In this People's History account, Issaquah High School graduate and "Native Washingtonian" Mike Atkins relates how he and some pals took advantage of the destruction of Pete Rippe's barn during the Columbus Day Storm of 1962 to dam Issaquah Creek for a swimming hole. It captures a time before the Clean Water Act prohibited such grassroots public works projects.
Our Swimming Hole In the Summer of '63
On Columbus Day, October 12th, 1962, I was 15 years old when our region experienced one of its worst windstorms of record. Winds were clocked as high as 150 mph, the roof of the wooden grandstand at Memorial Field was blown off, and trees were down everywhere. It was a mess and the clean up began immediately.
By the time summer approached and school was out in 1963, there was still clean up being done from this storm. One of the casualties of this storm was Pete Rippe's barn. Pete Rippe had acreage along the south side of Holly Street and his fields stretched all the way from Newport Way (then called the Renton-Issaquah road), east to the Issaquah creek. The Issaquah School District Administration and Issaquah Valley Elementary now occupy this land.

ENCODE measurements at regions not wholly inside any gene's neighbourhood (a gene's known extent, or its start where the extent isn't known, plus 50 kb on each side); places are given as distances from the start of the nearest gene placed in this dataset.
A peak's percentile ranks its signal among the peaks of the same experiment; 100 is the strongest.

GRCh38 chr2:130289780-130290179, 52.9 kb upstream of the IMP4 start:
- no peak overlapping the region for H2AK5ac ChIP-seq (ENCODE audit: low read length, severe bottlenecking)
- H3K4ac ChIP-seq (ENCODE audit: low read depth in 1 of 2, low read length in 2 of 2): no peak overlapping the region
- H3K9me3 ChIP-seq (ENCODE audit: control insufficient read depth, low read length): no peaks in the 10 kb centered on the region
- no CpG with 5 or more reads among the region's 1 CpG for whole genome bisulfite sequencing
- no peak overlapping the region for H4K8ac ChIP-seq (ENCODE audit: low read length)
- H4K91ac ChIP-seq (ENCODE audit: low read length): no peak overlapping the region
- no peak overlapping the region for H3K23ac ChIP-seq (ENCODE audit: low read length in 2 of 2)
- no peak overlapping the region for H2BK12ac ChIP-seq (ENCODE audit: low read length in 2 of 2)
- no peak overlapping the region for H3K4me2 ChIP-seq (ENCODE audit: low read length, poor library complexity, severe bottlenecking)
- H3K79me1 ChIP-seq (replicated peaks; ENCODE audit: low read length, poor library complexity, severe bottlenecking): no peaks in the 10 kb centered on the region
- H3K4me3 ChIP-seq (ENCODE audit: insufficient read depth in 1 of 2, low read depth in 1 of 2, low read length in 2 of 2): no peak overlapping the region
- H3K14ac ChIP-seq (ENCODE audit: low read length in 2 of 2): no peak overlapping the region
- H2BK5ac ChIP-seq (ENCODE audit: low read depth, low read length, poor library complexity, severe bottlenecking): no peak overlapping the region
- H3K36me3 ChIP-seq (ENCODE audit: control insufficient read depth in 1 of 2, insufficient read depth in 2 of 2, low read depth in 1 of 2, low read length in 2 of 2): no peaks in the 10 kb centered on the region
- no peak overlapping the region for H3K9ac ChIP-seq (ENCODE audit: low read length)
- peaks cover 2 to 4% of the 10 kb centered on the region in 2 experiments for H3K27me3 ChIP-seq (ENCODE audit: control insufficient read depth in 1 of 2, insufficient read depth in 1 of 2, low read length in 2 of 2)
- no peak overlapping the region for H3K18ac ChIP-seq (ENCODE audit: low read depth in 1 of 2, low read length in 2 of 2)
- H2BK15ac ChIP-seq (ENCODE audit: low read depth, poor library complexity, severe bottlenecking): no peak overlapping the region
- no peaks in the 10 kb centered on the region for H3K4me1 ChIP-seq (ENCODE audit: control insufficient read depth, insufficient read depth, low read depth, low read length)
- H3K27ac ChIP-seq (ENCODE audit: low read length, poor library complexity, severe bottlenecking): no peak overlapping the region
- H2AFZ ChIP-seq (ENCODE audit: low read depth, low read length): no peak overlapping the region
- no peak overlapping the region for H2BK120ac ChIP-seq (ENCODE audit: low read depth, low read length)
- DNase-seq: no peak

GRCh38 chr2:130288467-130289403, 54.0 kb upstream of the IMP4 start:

I was 16 years old in the summer of 1963 and my family had recently moved into a rental house at the end of NW Holly where it meets the Issaquah Creek. I had three close pals that I hung around with regularly in that neighborhood. One of them was the son of our landlord for the house we rented. He lived just west of us on the corner of 4th and Holly. My other two buddies lived within a quarter mile radius.